Super Bowl Commercials 2013: Watch Budweiser's Touching 'Brotherhood' Ad

Alex KayCorrespondent IFebruary 3, 2013

Photo Credit: Budweiser via YouTube
Photo Credit: Budweiser via YouTube

Budweiser advertisements are as much a Super Bowl staple as the game itself, and this year the company is tapping into its sentimental side to bring a touching new one-minute spot to over 100 million expected viewers.

The heartwarming ad—titled “Brotherhood”—features Fleetwood Mac’s “Landslide” playing over a man raising a Clydesdale foal until it is of age to join Budweiser’s famous fleet, but soon fast forwards three years into the future.

This breeder sees that the horse will be featured in Chicago, and he decides to hit the Windy City to catch a glimpse of his former friend.

As you can likely deduce, in the heartwarming conclusion, the now fully-grown foal recognizes his former owner and breaks free from the parade, chasing the man down in his car for a reunion shot.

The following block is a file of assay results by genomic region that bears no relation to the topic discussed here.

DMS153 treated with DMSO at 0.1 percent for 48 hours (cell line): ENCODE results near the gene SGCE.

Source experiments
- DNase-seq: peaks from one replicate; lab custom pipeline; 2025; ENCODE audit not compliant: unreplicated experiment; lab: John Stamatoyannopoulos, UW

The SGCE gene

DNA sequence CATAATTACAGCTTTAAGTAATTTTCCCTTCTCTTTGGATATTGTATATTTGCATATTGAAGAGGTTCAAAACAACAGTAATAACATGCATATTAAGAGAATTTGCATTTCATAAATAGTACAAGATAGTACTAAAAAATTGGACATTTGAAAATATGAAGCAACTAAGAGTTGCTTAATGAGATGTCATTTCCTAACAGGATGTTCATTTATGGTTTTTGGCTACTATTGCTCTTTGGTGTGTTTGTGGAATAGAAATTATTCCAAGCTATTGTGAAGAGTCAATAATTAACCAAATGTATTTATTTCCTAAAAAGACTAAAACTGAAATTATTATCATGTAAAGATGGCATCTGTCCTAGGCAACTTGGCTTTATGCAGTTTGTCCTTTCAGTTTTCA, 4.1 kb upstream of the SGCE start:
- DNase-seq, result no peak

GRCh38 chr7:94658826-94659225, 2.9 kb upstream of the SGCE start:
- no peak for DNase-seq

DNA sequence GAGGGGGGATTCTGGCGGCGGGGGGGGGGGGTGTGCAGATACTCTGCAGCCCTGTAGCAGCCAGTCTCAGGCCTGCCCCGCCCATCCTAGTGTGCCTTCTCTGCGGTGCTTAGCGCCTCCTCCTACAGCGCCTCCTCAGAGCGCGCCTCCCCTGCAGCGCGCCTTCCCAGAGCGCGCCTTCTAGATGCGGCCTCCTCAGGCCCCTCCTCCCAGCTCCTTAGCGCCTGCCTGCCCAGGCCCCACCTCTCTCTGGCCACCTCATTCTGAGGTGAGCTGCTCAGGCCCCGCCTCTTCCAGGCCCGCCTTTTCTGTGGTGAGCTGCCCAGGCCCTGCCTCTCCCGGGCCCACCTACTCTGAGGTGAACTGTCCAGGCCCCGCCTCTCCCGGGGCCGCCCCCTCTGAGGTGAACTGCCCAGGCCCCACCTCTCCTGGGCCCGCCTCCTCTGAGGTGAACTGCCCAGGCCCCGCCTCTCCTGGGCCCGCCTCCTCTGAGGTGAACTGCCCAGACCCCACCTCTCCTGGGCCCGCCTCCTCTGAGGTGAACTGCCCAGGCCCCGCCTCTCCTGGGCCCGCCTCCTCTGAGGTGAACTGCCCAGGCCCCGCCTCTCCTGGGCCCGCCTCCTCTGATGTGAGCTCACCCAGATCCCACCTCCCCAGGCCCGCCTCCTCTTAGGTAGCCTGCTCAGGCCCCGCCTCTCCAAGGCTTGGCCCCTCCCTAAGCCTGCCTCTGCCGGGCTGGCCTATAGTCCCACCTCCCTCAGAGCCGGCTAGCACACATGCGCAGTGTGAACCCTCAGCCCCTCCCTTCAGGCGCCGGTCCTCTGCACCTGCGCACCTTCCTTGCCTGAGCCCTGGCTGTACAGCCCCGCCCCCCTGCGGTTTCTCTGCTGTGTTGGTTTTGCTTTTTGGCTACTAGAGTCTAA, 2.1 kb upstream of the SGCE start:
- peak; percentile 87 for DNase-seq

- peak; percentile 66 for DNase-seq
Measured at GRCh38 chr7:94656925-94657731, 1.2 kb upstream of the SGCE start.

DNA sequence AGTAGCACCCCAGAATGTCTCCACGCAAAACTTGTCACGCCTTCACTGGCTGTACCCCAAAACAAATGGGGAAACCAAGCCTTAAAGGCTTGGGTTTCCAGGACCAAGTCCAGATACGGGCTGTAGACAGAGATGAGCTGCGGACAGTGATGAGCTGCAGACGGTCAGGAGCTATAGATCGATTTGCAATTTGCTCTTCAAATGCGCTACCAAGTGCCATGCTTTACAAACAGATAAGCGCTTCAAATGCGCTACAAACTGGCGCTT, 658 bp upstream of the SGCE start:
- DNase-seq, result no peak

In a move without precedent, Anheuser-Busch Inbev—the conglomerate that controls the Bud brand—released the spot online in days leading up to the big game.

Supporters were able to catch a glimpse of the week-old foal online via Budweiser’s brand new Twitter account and even had a chance to pick a name for the animal.

It’s certainly built some anticipation leading up to the actual airing of the commercial, and the company may have another hit on it’s hands—as it did back in 2008 with “Team Clydesdales”—an iconic spot still revered in the advertising community and fans’ hearts.

According to Adweek’s staff, these 60 seconds are part of Bud’s four-and-a-half minutes of airtime, which is going to set the deep-pocketed corporation back a bit of coin.

Brian Steinberg of AdAge estimates that a 30-second advertisement during the 2013 Super Bowl between the Baltimore Ravens and San Francisco 49ers costs around $3.7 million to 3.8 million, but an additional half-minute can be bought for the “low” price of $800,000.

It seems this touching “Brotherhood” commercial is worth every cent paid.